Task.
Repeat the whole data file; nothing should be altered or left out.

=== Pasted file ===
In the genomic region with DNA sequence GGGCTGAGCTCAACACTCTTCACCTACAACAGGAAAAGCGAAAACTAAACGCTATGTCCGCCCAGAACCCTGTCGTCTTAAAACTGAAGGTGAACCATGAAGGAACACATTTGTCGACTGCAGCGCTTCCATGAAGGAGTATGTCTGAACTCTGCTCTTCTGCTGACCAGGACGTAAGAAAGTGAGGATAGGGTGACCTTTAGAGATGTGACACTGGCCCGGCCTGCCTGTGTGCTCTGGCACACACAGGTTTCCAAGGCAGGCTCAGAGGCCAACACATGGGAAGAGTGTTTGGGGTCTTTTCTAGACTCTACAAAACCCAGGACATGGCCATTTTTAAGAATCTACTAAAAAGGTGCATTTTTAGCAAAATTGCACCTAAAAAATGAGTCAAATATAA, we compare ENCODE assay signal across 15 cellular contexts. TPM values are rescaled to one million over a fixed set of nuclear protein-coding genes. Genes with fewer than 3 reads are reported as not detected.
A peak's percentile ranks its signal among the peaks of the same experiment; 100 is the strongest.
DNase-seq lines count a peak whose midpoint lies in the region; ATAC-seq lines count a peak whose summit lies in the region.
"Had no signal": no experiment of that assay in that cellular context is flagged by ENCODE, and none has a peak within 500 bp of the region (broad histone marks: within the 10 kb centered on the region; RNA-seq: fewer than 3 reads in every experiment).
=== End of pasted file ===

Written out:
In the genomic region with DNA sequence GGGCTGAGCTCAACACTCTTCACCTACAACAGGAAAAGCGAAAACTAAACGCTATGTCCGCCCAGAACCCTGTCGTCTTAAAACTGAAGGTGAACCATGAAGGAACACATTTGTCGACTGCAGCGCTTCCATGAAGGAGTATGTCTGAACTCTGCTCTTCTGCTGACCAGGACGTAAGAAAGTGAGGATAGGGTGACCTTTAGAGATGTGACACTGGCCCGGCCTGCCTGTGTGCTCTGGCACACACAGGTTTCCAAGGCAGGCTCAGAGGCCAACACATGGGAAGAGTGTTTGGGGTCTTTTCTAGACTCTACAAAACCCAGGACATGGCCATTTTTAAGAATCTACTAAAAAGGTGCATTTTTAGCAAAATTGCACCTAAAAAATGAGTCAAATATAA, we compare ENCODE assay signal across 15 cellular contexts. TPM values are rescaled to one million over a fixed set of nuclear protein-coding genes. Genes with fewer than 3 reads are reported as not detected.
A peak's percentile ranks its signal among the peaks of the same experiment; 100 is the strongest.
DNase-seq lines count a peak whose midpoint lies in the region; ATAC-seq lines count a peak whose summit lies in the region.
"Had no signal": no experiment of that assay in that cellular context is flagged by ENCODE, and none has a peak within 500 bp of the region (broad histone marks: within the 10 kb centered on the region; RNA-seq: fewer than 3 reads in every experiment).